'nutrition' on Serious Eats

Vegan Eating and Nutrition

Nutrition is a complicated and politically-charged field that I prefer to steer clear of in my writing, focusing on what's delicious instead. I'm of the philosophy that in general, as long as you eat everything in moderation and focus mainly on vegetables, you'll probably be pretty healthy, regardless of whether you abstain 100% from white foods or animal fats or cookies (and I think most nutritionists would agree). That said, since starting my veganism, I've been asked by several people about a few nutritional aspects of the diet and how I deal with them. I'd like to clear those all up now. More

What's the Most Nutritious Nut?

As a promoter of all things peanut, I am constantly frustrated by people who think they can't possibly be good for you. Many assume that other nuts, especially almonds, are "better for you," which just isn't true. Find out how they compare in fat and protein. You might be surprised. More

FDA Introduces Rules for National Menu Labeling

One of the less-discussed sections of last February's health reform bill was the introduction of national menu labeling. The practice of posting calorie counts beside menu items at chain restaurants has already taken effect in several cities, notably in my hometown of New York City. But making this information available on a national scale is a big step for nutrition and food education activists. The bill's requirement to post calorie counts went into effect last March, but the FDA is not required to institute binding regulations until March 23, 2011. More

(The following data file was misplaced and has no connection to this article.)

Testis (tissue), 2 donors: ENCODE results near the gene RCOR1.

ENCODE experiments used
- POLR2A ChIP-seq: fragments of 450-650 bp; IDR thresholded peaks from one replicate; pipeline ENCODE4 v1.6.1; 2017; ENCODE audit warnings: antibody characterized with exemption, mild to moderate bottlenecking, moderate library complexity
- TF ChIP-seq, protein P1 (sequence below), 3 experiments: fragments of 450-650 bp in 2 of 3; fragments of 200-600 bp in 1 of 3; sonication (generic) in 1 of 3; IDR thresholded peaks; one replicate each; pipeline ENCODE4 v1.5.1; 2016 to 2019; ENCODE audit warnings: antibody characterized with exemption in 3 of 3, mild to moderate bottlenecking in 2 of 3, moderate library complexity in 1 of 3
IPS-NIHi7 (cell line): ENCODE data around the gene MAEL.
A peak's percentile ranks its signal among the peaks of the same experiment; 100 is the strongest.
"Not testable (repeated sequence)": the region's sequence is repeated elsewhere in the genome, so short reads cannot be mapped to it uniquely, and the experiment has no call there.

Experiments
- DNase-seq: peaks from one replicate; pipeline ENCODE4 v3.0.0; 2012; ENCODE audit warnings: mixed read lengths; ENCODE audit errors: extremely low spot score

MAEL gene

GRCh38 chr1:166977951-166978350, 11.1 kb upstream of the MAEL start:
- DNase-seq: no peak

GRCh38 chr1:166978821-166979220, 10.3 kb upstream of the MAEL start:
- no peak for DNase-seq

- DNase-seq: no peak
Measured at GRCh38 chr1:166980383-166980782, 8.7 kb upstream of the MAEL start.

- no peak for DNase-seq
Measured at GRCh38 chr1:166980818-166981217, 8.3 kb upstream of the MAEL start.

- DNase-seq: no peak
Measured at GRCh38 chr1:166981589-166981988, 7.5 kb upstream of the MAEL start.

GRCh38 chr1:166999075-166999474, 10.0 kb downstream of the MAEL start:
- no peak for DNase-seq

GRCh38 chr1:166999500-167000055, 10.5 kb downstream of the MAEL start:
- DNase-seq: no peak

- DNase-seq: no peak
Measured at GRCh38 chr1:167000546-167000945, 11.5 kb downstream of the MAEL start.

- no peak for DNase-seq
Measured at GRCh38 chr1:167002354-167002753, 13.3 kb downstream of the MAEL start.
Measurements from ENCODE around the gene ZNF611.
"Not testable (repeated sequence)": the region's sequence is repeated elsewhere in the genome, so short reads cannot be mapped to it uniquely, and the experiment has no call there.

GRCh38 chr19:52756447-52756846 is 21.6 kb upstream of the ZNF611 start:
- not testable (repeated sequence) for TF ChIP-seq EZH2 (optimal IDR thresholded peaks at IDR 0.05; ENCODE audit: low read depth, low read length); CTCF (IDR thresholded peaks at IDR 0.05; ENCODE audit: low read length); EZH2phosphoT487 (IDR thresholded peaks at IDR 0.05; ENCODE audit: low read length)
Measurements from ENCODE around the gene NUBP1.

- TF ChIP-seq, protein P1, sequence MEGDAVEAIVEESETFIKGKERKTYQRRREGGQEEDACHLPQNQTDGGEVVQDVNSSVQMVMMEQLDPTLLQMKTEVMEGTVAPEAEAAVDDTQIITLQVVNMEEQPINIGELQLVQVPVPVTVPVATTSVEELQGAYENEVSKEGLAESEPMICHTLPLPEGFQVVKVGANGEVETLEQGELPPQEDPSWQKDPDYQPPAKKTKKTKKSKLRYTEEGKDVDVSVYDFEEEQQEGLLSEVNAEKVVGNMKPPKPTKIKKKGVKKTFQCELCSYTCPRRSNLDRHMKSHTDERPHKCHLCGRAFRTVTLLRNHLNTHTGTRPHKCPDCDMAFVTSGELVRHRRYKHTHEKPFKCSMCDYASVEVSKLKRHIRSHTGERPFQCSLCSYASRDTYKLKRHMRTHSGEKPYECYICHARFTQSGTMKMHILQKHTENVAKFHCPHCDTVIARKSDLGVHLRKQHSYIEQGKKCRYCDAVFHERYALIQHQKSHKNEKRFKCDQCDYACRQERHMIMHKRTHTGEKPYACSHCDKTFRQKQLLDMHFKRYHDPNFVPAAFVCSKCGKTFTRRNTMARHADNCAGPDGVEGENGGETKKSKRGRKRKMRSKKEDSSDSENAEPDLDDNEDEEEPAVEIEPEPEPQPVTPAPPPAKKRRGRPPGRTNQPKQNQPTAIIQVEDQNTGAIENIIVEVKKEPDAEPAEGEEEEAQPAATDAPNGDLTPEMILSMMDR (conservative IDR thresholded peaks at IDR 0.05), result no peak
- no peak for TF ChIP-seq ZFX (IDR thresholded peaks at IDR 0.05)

Congress May Update School Lunch Nutritional Standards

President Barack Obama has proposed a $1-billion increase for the Child Nutrition Act, which lawmakers will consider this fall, according to the Los Angeles Times. The bill would allow the Department of Agriculture to update decades-old standards for vending machines, as well as the typical pizza and French fries sold in cafeterias.... More

Clearing Up Food Myths

Is juice all that good for you? Does grass-fed beef taste better than conventionally raised beef? Is arugula all that special? The short answers: "No, no, and no." For further explanations to these questions and more head to New York Times blog Room for Debate where six people from different parts of the food community clear up common food myths. [via Kottke]... More

How to Stock a Healthful Pantry

Need advice on stocking a healthful pantry? The Chicago Tribune found plenty of guidance on realistic menus, recipes, and tips for the health-conscious eater from Dawn Jackson Blatner, author of The Flexitarian Diet, and Mark Bittman, author of Food Matters: A Guide to Conscious Eating. Blatner, a professional dietitian, recommends filling your cart with 25 percent whole-grain, 25 percent lean protein, and 50 percent fruits and vegetables.... More

Pondering Baby's First Meal